I am sorry to say that a considerable number of those who signed that communique did so hypocritically, because they are not maintaining such standards in their country. The situation in Jamaica and Trinidad is particularly troubling. The hypocrisy involved in the way in which the matters are dealt with is almost as troubling. For example, Caribbean Justice, which is working hard on the issues, told me that because approximately 30 per cent. of the population of Trinidad and Tobago is Catholic and the Catholic Church there is opposed to the death penalty, the executions earlier this month were timed to avoid the feast of Corpus Christi. I do not know why the Government bothered.

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I shall use one case as an example of the hypocrisy and violation of human rights in Caribbean countries. Anthony Briggs was due to be hanged yesterday in Trinidad. I have made inquiries about what has happened in that case. On Sunday 20 June an Associated Press report said:


to avoid execution


    "was 'plainly hopeless, bound to fail.'"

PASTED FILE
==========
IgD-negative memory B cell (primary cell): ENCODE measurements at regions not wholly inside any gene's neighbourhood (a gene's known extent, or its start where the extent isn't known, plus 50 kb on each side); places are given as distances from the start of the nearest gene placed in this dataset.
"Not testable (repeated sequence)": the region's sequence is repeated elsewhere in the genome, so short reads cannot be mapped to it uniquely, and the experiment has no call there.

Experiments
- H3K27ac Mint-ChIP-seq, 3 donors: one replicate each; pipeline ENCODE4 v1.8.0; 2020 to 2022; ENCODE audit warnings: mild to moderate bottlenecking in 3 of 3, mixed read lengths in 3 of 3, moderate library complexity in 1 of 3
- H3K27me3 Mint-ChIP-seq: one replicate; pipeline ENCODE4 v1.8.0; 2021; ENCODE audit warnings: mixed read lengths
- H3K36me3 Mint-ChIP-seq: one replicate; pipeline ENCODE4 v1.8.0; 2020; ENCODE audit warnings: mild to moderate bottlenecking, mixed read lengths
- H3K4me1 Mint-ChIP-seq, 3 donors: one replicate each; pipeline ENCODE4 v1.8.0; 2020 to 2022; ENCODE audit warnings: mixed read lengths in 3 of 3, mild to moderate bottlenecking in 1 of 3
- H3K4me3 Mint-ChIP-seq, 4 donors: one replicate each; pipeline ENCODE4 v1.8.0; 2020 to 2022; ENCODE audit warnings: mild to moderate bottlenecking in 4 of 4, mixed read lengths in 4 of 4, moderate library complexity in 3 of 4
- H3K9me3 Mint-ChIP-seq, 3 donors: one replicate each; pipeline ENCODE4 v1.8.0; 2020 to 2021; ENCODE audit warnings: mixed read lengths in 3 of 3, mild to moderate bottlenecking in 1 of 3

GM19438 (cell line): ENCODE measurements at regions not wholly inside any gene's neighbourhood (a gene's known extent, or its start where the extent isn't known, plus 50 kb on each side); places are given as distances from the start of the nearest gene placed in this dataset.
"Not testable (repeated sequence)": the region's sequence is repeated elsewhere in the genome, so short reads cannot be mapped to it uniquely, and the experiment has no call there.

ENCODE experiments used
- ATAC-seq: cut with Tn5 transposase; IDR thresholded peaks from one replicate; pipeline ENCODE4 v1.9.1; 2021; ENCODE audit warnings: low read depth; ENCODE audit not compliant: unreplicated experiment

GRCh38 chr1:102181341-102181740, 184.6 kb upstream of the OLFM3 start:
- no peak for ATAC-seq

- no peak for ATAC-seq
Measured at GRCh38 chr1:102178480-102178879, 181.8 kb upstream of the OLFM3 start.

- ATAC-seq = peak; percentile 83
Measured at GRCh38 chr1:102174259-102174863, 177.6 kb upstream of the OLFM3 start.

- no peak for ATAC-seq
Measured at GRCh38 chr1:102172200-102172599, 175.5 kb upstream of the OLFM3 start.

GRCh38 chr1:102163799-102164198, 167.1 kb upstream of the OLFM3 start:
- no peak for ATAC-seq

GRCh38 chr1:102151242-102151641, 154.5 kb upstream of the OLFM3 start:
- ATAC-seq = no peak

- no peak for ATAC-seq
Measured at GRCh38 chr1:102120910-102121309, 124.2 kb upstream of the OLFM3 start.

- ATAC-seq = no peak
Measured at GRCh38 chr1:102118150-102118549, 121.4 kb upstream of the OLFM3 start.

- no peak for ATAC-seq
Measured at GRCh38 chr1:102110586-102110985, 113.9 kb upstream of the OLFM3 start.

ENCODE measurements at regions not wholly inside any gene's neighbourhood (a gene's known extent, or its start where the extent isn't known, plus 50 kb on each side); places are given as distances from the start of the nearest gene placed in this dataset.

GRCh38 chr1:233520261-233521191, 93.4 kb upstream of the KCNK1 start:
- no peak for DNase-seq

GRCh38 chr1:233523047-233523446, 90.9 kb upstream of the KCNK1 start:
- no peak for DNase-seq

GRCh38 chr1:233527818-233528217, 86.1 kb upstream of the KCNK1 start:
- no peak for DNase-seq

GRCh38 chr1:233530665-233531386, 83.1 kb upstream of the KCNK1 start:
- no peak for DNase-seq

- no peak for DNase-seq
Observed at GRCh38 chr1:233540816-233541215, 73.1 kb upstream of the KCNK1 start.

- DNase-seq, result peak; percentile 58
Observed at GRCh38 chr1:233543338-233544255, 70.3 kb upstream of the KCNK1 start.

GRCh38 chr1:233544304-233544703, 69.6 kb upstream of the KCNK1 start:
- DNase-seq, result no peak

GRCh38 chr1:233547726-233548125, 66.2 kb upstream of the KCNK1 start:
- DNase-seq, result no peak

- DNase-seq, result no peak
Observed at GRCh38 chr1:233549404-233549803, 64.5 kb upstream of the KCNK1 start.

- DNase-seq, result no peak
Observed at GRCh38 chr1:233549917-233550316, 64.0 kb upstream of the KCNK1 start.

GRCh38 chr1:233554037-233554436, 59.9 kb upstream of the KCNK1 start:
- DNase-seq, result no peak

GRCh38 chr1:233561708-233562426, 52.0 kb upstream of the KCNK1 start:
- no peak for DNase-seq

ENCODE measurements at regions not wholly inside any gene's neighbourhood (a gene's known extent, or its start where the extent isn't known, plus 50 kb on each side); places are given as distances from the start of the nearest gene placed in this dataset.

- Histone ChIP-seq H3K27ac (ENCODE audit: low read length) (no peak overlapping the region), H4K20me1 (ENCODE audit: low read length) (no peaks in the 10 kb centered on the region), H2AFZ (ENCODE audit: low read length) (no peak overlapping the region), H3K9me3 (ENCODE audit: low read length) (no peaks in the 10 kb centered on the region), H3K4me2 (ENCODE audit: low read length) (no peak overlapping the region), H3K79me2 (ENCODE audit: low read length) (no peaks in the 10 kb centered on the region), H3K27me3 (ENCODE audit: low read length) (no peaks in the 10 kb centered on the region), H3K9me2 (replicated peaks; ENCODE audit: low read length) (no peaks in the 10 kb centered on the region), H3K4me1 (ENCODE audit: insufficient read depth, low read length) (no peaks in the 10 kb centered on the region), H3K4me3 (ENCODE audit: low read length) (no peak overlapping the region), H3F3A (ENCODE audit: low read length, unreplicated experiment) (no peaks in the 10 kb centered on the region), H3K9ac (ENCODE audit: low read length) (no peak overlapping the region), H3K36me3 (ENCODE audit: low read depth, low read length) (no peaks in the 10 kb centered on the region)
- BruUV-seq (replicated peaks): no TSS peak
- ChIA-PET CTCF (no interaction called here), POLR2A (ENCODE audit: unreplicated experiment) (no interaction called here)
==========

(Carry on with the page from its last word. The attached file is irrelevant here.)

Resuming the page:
The report went on:


    "On Friday, his lawyers appealed, saying he still had a petition pending before the Inter-American Human Rights Commission."

I shall return to that body later. The report continued:


    "Judge Nolan Bereaux said at midnight Friday there was no evidence that the appeal was ever made. 'I thus rule the constitutional motion is plainly hopeless, bound to fail.' he ruled. 'It is an abuse of process and it is frivolous and vexatious, and I refuse the application for a stay.' The appeals court, headed by Chief Justice Michael de la Bastide, agreed several hours later"

that Mr. Briggs should hang.

Mr. Briggs is one of between 70 and 100 people on death row in Trinidad, which has a population of just over 1 million. It is as though there were 5,000 people on death row in this country.

The next day, an agency report said:


The report continued:


    "Lawyers representing Briggs said an order imposed on the Trinidad and Tobago government last year by the Inter-American Human Rights Court was never lifted.